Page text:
Republicans and Democrats Still Can’t Agree on How to Handle National Debt

House Speaker John Boehner (Getty)

Members of a bipartisan “supercommittee” formed to address the national debt can’t seem to agree on a plan and it doesn’t look like they will any time soon. 

Details of both parties’ spending plans leaked online yesterday. Democrats are pushing a plan that would save $2.5-$3 trillion through cuts to social programs and tax increases. Republicans want less tax increases and a $2 trillion savings. After both proposals leaked, insiders from both sides of the aisle bashed each other’s plans.

House Speaker Boehner rejected the Democratic plan Thursday because of the tax increases.

“I don’t think it’s a reasonable number,” Speaker Boehner said.

The Democrats’ proposal also faced  internal criticism. Rep. Henry Waxman, a California Democrat told Politico the supercommittee was an “outrageous process” that was “not open and transparent.”

“They don’t lay out proposals for examinations. They don’t get direct input on ideas,” Rep. Waxman said.

Rep. Gerry Connolly, a Virginia Democrat, criticized the committee for leaving House Minority Leader Nancy Pelosi out of the talks.

“It’s a mistake to not bring Leader Pelosi into meetings. … If she’s not a stakeholder in a final product, neither is the Democratic caucus,” Rep. Connolly said.

Some rank-and-file Republican lawmakers also expressed unhappiness with their party’s plan due to defense cuts.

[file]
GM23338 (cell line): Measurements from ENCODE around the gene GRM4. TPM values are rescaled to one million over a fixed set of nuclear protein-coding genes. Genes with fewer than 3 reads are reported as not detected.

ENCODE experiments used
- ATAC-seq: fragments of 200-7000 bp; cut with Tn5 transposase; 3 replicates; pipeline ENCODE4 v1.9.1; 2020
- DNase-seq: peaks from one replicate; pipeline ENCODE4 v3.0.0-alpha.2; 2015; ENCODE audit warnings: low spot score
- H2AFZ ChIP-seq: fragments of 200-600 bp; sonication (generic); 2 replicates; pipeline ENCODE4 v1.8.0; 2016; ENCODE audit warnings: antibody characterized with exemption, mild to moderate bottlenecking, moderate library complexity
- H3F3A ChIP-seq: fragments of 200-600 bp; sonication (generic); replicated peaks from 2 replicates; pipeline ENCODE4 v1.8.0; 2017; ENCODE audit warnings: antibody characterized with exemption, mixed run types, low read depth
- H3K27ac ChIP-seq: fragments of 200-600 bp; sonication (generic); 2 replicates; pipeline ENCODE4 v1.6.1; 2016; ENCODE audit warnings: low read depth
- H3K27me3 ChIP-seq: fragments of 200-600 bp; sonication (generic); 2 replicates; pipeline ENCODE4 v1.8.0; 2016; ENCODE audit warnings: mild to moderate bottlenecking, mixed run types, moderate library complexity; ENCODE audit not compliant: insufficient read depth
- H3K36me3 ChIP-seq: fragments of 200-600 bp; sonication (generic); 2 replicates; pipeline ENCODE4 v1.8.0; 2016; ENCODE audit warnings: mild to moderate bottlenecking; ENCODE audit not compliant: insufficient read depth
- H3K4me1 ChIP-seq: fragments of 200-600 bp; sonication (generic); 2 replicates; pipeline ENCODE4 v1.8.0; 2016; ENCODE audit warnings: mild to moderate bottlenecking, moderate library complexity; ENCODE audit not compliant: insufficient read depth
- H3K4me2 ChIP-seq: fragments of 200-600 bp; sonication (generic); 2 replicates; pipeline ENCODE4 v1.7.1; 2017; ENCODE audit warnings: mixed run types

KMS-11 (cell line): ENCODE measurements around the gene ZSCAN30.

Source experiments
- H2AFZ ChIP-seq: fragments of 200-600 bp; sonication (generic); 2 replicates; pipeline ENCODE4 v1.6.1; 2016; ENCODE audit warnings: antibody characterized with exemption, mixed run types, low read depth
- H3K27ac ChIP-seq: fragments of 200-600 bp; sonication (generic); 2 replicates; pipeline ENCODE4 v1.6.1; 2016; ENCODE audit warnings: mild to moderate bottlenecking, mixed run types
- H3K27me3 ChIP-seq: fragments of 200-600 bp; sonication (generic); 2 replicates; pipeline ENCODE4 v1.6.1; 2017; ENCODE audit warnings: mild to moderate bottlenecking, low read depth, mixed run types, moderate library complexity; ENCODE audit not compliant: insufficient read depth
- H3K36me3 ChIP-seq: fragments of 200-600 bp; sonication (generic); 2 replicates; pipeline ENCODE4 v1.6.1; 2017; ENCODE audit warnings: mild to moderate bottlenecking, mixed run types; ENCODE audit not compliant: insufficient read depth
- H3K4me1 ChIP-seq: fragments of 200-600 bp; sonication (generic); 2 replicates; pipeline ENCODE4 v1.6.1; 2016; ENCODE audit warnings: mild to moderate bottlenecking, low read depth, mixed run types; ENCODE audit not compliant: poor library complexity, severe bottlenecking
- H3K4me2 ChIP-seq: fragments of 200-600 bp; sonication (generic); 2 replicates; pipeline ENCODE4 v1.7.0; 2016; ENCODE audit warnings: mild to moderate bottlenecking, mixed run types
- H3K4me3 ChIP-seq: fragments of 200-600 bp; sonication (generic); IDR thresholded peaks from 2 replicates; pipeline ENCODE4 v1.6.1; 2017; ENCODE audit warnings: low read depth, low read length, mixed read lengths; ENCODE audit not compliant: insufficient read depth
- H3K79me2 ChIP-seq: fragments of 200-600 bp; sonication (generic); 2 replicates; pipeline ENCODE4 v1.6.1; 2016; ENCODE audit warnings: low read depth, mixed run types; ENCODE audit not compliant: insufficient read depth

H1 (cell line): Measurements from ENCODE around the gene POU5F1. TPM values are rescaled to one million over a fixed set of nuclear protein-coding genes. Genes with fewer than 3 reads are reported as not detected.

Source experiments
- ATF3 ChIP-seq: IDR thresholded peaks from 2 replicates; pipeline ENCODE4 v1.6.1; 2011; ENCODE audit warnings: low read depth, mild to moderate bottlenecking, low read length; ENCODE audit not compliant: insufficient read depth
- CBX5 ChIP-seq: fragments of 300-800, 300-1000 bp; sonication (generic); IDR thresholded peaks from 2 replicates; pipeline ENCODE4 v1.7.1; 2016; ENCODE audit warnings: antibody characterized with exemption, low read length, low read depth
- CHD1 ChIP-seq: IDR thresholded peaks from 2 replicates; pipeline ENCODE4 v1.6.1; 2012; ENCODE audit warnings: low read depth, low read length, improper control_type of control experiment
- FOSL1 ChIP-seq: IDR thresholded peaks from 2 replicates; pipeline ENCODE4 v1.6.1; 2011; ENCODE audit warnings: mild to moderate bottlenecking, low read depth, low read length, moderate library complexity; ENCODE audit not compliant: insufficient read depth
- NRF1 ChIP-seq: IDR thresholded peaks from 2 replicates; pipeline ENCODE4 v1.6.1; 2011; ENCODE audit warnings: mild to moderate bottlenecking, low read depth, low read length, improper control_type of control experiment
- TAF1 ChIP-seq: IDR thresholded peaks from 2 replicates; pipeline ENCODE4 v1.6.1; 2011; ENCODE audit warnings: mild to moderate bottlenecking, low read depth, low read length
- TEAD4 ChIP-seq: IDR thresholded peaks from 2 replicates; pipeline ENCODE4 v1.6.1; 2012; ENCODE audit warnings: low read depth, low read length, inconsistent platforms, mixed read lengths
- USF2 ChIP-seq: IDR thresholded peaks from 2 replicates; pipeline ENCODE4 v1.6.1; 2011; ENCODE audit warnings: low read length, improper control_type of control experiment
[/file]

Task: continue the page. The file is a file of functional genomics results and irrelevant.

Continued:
The deficit reduction committee was formed in August in the aftermath of the debt ceiling crisis when House Speaker John Boehner and President Barack Obama managed to reach a last minute deal that prevented America from defaulting on its creditors. There are six Democrats and six Republicans on the committee.

Though the government averted debt crisis at the buzzer in August, credit rating agency Standard & Poor’s still downgraded the U.S. rating from AAA to AA+. Without drastic deficit reduction measures, America risks facing further downgrades.

Under the terms of the August budget deal, if the supercommittee is unable to agree on a plan with at least $1.2 trillion in savings by November 23, it will trigger automatic across the board budget cuts. If the committee does manage to reach an agreement, it will be given protection from amendments and filibusters and will only need a simple majority rather than a supermajority to pass.

Republicans and Democrats Still Can’t Agree on How to Handle National Debt